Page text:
Generic meds are back in the news.

Three weeks ago I wrote about a study that showed that eye doctors prescribe more brand name medications than any other speciality. The study suggested that health care spending could decrease if more generic medications were written. This week, the New York Times wrote an article about patients being denied generic medications.
Here is the gist of the article.
Historically patients have been told to ask for generic medication in place of the name brand medication. However, recently some patients are finding their insurance company will not allow a generic option. The New York Times stated that almost 30% of Americans have high deductible insurance plans through their employers which means the patient ends up absorbing the increased cost. “They often have to pick up the full sticker price of medications until they have paid out thousands of dollars.”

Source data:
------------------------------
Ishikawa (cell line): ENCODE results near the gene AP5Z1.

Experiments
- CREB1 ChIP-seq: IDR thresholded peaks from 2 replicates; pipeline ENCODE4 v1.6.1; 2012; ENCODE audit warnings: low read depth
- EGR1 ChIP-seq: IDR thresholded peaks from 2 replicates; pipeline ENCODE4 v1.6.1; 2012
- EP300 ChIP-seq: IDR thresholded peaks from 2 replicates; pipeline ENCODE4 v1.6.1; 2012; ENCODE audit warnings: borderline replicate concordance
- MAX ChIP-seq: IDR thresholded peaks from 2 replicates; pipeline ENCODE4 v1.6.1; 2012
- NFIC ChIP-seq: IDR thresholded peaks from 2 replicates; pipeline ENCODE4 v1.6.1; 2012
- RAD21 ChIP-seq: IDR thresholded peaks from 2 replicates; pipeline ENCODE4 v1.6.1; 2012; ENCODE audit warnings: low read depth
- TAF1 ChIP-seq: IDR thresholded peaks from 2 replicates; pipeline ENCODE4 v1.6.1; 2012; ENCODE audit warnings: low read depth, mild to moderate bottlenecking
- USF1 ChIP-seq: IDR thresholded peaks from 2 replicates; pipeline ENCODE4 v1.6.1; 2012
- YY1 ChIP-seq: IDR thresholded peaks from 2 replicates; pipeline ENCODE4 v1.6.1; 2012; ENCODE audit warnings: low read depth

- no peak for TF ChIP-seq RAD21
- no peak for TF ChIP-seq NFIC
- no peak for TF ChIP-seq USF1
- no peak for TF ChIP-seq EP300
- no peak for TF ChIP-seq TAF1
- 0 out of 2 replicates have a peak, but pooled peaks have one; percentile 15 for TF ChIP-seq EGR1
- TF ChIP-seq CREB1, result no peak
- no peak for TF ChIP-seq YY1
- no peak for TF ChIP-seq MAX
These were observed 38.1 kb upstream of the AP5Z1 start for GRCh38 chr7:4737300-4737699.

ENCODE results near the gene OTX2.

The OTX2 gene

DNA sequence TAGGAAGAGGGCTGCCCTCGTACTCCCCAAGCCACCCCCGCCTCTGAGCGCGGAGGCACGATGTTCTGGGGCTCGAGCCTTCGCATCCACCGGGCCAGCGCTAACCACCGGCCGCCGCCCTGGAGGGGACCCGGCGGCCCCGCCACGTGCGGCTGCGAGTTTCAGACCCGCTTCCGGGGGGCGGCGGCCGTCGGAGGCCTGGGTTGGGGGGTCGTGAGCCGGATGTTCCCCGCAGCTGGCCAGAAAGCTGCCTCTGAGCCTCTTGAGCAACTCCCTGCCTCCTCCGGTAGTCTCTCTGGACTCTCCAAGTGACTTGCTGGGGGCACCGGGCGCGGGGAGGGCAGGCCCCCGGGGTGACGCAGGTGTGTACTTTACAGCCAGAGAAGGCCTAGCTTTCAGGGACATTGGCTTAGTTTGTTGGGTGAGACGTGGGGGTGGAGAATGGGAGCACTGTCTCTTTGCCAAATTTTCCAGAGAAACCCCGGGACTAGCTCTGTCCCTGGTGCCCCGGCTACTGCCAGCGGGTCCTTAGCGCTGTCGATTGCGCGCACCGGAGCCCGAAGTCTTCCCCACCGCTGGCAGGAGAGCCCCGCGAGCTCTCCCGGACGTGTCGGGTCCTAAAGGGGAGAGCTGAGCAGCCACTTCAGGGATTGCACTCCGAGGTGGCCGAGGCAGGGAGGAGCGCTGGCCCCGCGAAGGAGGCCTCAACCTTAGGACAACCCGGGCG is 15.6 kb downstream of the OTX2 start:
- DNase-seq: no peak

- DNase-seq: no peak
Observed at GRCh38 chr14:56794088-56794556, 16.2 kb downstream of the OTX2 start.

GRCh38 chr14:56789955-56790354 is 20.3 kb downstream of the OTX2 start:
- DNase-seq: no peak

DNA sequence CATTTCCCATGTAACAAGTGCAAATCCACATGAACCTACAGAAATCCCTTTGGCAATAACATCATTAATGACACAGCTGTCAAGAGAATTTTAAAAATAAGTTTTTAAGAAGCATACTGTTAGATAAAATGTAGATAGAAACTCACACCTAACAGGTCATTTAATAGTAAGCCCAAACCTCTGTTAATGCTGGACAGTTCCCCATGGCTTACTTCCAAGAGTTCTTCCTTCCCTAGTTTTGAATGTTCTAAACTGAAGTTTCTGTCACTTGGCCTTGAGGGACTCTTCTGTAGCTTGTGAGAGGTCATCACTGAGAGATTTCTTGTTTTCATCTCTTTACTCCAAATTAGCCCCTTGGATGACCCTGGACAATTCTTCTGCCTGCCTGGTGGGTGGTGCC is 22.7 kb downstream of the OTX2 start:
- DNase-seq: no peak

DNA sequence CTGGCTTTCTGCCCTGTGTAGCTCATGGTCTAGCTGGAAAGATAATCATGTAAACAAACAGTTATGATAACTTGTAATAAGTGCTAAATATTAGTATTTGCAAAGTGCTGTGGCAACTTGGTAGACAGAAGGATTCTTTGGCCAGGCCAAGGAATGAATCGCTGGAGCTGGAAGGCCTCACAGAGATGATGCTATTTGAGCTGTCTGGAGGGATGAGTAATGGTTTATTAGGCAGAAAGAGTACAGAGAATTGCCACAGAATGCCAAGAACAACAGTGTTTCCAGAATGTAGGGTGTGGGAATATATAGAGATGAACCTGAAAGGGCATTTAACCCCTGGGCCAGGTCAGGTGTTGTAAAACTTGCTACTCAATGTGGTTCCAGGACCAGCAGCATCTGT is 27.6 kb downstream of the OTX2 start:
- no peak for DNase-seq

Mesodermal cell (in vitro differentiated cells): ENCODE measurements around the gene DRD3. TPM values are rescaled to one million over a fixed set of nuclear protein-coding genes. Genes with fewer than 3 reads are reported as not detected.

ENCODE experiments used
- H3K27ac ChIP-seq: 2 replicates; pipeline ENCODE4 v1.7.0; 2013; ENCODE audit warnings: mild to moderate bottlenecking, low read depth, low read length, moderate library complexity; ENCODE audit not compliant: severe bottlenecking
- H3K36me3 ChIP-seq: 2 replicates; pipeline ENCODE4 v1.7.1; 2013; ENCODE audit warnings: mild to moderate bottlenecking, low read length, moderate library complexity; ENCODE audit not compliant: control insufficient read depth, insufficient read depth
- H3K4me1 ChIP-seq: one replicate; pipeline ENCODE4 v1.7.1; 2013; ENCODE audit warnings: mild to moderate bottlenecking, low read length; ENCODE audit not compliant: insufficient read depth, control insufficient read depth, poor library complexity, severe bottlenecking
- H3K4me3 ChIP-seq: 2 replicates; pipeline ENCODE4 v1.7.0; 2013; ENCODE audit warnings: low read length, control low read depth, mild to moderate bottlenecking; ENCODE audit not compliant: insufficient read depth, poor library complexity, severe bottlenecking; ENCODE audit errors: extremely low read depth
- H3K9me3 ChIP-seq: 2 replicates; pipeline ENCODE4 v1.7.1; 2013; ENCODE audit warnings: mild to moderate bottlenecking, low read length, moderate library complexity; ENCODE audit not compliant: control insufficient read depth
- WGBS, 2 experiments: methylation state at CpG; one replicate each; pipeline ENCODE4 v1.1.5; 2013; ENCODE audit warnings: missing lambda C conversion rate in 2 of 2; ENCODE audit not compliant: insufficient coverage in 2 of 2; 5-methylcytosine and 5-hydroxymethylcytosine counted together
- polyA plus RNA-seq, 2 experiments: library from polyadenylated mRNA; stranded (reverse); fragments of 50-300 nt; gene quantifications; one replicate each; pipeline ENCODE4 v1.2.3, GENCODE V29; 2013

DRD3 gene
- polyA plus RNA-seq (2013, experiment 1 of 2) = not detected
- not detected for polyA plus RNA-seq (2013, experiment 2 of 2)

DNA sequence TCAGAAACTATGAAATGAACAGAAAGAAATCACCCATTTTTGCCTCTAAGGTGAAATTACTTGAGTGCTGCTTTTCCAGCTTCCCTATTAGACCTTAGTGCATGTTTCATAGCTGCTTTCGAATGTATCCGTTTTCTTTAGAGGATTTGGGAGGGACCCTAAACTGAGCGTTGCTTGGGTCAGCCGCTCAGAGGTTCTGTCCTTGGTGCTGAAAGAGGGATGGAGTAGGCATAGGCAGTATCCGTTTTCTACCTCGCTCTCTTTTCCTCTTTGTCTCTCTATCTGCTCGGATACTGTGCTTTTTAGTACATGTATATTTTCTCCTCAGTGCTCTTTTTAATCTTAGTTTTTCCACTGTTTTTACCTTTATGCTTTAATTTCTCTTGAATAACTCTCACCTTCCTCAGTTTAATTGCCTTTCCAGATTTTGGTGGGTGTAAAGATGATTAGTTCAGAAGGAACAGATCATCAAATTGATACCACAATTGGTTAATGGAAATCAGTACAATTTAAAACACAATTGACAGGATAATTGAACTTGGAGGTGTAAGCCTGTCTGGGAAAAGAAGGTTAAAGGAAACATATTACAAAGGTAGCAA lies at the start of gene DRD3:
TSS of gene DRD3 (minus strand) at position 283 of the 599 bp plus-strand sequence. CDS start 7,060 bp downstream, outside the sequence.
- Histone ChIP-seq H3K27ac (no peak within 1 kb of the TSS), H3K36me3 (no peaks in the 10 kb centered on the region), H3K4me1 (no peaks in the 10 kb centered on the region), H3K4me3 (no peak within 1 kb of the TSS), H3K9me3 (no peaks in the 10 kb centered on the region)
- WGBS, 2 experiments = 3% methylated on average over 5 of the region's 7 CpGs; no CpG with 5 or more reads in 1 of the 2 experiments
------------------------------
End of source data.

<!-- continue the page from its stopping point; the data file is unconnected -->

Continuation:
Why wouldn’t insurance companies want patients to use generic medication?
The theory is that pharmaceutical companies are negotiating deals with insurers to give priority to their brand name drug.
More article details here.

Get in Touch


Please enter your comment!
Please enter your name here

For security, use of Google's reCAPTCHA service is required which is subject to the Google Privacy Policy and Terms of Use.

I agree to these terms.

Related Articles

Latest Posts